But she quickly deteriorated. The infection got worse and her foot began separating from the hoof. Zoo officials cleaned her and gave her another day. But when they unwrapped the bandages Nov. 23, they knew the problem was too much for her to overcome, D'Agostino said.
“As soon as we took the bandage off,” she said, “we knew.”
Zoo veterinarians, along with Zephra's keepers and zoo management, decided the zebra should be euthanized, D'Agostino said. The animal was administered a lethal dose of anesthesia.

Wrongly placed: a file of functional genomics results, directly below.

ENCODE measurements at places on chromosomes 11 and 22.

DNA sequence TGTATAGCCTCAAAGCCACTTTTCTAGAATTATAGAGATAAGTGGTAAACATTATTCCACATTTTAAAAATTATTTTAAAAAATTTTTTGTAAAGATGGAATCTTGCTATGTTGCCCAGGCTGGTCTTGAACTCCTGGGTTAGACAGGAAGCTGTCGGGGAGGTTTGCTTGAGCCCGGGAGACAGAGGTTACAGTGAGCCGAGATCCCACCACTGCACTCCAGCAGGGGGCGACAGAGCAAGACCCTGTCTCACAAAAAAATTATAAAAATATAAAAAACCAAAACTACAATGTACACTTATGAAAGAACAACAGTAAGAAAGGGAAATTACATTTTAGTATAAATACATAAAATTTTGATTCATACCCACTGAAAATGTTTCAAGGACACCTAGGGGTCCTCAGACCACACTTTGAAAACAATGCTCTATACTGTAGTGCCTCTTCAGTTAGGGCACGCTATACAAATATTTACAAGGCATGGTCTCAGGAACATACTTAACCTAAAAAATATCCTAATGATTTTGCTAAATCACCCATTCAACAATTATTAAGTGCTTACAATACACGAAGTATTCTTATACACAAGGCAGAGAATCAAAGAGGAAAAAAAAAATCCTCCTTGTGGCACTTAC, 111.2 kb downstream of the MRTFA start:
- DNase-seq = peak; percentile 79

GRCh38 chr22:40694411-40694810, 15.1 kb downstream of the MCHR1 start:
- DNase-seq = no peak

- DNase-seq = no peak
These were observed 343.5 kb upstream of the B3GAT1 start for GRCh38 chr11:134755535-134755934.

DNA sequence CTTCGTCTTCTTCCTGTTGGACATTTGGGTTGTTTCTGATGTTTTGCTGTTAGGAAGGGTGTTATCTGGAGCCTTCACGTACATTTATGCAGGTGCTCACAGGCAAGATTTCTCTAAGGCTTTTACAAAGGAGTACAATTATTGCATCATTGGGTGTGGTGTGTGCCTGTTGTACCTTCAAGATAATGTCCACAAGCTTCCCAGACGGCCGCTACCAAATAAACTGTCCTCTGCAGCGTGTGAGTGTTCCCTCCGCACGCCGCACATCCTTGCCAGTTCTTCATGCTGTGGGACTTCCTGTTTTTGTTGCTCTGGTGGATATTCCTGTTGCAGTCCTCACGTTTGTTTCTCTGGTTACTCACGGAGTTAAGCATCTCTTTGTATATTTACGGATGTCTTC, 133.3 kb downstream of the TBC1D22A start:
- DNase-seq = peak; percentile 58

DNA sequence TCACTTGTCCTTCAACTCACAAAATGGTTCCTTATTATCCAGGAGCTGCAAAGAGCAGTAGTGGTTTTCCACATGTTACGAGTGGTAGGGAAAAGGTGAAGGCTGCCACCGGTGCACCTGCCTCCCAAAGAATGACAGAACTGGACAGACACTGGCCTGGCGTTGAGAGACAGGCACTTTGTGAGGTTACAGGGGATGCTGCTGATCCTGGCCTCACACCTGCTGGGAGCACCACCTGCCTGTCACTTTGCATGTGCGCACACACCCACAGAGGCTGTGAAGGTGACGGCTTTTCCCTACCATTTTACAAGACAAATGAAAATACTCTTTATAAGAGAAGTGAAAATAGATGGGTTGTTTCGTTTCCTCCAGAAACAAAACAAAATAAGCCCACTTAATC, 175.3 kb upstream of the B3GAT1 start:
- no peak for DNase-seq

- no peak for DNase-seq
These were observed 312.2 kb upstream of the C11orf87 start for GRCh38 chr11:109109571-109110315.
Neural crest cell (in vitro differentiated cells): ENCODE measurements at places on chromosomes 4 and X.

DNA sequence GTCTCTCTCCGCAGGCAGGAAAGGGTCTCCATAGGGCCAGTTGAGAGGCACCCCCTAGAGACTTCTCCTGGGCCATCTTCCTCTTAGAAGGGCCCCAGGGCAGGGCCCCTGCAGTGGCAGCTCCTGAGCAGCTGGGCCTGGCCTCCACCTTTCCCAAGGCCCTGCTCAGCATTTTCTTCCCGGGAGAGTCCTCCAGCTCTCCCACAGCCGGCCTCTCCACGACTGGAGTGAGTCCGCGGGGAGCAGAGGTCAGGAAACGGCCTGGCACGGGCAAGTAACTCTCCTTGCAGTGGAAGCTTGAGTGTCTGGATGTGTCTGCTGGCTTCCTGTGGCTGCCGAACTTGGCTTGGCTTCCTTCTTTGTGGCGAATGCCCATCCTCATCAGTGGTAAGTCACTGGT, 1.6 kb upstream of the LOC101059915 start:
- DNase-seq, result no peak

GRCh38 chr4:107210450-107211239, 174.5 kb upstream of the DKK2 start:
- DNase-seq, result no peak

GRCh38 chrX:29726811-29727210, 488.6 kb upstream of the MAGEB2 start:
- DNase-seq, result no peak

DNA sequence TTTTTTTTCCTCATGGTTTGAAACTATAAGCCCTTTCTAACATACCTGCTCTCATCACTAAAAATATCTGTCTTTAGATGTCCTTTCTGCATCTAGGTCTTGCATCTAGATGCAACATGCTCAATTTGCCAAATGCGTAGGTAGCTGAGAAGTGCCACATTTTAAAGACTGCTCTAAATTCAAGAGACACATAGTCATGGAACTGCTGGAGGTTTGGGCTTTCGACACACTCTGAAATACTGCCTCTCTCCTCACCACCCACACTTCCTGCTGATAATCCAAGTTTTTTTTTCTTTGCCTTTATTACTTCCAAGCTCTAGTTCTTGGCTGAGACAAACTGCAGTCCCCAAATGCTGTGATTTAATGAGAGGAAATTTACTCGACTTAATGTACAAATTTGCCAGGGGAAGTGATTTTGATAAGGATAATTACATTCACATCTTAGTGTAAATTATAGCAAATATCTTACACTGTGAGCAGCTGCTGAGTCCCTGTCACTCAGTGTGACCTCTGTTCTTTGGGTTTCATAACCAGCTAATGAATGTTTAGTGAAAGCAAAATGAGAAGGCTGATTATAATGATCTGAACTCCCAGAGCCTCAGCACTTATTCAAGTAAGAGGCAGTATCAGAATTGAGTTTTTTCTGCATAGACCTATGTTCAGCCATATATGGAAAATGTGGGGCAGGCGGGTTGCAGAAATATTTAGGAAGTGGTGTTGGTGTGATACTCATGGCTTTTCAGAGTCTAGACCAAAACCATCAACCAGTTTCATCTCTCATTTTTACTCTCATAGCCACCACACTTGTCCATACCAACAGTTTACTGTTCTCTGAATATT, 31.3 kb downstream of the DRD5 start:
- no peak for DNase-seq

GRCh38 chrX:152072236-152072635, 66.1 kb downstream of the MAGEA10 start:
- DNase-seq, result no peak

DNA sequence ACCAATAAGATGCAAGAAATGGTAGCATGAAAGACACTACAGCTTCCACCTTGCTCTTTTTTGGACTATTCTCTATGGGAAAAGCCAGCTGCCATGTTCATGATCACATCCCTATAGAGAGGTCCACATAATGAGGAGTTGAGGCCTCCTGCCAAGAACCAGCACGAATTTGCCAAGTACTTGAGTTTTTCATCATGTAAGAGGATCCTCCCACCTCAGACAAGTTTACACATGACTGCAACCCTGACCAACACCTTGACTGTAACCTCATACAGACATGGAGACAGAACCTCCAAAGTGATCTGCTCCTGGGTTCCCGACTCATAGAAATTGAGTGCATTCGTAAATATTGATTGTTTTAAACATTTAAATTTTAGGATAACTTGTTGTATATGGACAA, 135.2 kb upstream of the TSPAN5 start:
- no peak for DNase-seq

The zoo's other adult Grevy's zebra, Darasa, banged her head against the side of the barn where Zephra was euthanized, D'Agostino said.
“I think Darasa knew,” she said. “I think Zephra was just kind of done.”
Zephra's body has been donated to Skulls Unlimited. Her bones will either end up on display at the Museum of Osteology or become part of an educational exhibit, D'Agostino said.
In retrospect, D'Agostino said Zephra's condition was common and complex.
“The whole time we thought it was all going to be fine. The infection got the better of her,” she said. “We knew that this was the road it could go down.”